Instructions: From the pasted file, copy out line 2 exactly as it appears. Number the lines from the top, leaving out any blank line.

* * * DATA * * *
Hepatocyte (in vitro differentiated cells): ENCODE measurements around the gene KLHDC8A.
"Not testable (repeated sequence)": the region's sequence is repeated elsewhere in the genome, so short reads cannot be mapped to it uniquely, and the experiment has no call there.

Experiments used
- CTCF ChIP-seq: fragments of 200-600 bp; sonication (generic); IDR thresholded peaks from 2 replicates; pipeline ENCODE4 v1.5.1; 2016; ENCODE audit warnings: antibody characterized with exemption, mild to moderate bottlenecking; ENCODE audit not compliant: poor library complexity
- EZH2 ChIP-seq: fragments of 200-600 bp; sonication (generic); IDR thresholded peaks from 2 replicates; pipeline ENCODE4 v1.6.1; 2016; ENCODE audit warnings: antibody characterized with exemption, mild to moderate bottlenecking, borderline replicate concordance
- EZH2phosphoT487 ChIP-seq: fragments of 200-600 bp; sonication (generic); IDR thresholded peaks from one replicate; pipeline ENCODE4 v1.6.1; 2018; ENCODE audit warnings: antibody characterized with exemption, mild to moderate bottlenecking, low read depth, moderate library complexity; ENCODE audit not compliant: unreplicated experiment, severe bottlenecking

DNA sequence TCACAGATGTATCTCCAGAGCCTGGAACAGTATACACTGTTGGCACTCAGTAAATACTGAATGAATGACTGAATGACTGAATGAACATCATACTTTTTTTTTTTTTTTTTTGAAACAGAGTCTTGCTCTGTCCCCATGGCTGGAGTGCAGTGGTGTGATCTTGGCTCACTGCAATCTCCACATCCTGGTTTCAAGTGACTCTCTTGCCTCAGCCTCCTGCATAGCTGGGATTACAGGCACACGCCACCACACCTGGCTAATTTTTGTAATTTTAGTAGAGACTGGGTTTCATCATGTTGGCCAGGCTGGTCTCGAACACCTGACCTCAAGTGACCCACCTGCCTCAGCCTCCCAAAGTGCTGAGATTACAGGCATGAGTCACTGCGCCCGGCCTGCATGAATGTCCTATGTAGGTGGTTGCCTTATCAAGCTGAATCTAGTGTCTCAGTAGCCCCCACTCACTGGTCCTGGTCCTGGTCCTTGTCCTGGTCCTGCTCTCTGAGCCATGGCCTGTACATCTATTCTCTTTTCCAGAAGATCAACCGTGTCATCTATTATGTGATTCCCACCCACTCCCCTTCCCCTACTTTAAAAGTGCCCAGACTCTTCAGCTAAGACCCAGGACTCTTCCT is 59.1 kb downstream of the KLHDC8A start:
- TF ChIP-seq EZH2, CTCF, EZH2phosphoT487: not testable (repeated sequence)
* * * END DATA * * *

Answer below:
"Not testable (repeated sequence)": the region's sequence is repeated elsewhere in the genome, so short reads cannot be mapped to it uniquely, and the experiment has no call there.